The people of Suffolk are not “nimbies”. But ignoring concerns about traffic congestion and ugliness achieves nothing.
Posts Tagged: Suffolk
Judy Terry: Councillors are still too passive in allowing costly procurement and infrastructure projects
There remains a culture in much of the public sector that no-one will ever be held to account for wasting money on unworkable vanity projects.
Norfolk & Suffolk NHS Foundation Trust is officially the worst mental health provider in the country. Proper scrutiny and accountability is needed.
Judy Terry: While the state is failing, the voluntary sector is tackling the loneliness and anxiety – of young and old
Many if Suffolk are left isolated by poor transport. Charities are effective at helping, where councils and the NHS have struggled.
Here is one firm’s account of how unnecessary costs and delay in the planning system holds them back. Timescales promised by councils are not honoured.
Labour’s Regional Development Agencies were a failure. But the successor bodies are proving much more effective.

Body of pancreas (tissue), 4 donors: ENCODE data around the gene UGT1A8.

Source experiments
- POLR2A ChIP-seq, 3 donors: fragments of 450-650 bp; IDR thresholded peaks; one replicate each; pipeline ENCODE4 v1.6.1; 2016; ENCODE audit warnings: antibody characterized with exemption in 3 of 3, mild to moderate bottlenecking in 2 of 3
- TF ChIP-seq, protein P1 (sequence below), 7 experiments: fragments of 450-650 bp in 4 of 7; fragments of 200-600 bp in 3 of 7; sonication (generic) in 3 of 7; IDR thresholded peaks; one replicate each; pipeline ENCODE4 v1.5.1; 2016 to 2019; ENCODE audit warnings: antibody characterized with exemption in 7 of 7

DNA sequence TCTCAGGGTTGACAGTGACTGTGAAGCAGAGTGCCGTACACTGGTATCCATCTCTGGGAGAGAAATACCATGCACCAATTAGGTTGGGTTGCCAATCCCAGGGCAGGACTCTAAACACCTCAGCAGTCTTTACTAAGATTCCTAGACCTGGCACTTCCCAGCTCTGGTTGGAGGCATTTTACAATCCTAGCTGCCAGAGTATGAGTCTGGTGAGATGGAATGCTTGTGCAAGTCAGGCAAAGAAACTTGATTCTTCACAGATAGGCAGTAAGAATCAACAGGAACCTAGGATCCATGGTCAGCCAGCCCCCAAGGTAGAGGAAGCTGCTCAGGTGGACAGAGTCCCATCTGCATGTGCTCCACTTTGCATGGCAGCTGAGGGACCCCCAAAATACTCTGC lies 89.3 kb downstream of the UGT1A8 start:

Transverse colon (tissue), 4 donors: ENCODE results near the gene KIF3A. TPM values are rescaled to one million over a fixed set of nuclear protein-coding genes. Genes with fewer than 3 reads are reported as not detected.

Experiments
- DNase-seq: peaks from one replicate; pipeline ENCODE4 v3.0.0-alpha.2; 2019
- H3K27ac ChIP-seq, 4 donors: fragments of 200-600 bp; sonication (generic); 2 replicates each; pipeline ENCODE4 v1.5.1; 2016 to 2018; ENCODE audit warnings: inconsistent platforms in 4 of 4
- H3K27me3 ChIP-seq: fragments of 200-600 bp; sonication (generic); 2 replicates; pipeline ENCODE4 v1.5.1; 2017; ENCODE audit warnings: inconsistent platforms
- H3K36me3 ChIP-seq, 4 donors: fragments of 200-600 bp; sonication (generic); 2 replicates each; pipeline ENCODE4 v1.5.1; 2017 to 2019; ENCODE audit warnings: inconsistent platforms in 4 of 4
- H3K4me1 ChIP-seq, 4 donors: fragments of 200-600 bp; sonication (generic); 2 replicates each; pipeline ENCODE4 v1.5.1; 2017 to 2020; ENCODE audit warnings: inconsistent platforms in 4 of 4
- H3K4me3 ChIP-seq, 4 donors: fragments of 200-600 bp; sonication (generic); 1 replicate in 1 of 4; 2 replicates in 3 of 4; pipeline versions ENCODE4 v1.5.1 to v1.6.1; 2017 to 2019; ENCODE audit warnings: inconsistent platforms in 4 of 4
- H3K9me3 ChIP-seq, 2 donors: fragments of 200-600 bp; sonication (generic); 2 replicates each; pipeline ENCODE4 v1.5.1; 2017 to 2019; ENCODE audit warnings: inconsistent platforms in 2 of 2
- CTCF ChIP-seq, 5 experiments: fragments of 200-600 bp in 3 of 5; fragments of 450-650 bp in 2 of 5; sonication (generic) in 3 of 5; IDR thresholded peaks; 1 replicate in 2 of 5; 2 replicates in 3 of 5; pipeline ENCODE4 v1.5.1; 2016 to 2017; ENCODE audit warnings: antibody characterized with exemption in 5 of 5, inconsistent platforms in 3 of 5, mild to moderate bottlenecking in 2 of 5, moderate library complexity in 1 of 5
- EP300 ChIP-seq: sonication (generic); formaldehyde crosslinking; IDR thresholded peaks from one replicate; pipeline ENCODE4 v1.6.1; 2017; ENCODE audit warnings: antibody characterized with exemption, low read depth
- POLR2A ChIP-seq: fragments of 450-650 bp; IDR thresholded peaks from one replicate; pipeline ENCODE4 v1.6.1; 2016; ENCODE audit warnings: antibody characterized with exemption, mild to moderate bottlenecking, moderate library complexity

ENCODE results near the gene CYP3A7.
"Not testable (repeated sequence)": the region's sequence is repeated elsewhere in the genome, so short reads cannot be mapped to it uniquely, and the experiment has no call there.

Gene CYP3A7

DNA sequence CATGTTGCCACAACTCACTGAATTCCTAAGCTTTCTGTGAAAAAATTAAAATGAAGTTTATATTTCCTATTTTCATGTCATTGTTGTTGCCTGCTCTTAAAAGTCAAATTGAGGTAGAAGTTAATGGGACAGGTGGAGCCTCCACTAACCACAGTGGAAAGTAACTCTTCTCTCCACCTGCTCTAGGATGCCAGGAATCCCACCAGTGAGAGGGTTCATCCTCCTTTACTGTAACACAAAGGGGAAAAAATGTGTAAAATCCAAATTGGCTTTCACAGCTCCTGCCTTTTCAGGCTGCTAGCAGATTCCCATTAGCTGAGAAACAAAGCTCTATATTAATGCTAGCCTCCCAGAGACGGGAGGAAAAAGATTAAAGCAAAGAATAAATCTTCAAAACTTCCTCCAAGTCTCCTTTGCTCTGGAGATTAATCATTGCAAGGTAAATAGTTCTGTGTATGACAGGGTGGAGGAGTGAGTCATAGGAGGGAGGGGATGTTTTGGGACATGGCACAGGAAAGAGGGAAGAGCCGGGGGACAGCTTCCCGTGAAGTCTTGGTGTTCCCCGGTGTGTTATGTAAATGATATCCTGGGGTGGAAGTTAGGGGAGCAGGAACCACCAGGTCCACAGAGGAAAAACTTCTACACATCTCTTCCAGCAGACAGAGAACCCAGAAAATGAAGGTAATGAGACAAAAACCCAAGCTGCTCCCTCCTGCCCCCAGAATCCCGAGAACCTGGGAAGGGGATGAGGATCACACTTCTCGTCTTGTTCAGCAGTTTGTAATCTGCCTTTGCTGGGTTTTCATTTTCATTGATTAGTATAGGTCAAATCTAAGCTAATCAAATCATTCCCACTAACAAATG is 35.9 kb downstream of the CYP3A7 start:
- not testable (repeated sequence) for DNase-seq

It has virtually zero business rates for small firms. The planning system is less skewed towards shopping centres and retail parks.
There is a lack of proper financial management or scrutiny – while second home owners can dodge paying Council Tax by registering properties as holiday lets.
Security has tightened at nightclubs, and volunteers work with the Police to protect the most vulnerable youngsters as well as the homeless.
A recent Conservative conference for the area found eagerness to discuss radical policies and to embrace innovative campaigning techniques. An encouraging sign for the local elections.
Publishing the data on spending and staffing would enable a full and frank debate about any reforms needed,
They duplicate much of the consumer champion work done by the Patients Association.
Little was achieved beyond inter-authority squabbling over priorities and endless consultants’ reports. The Local Enterprise Partnerships are much better.
Councils, schools, and the police need to work together.
Last year a council Chief Executive received an eight per cent rise, taking her salary to £170,000 – whilst most of her staff were stuck with the basic one per cent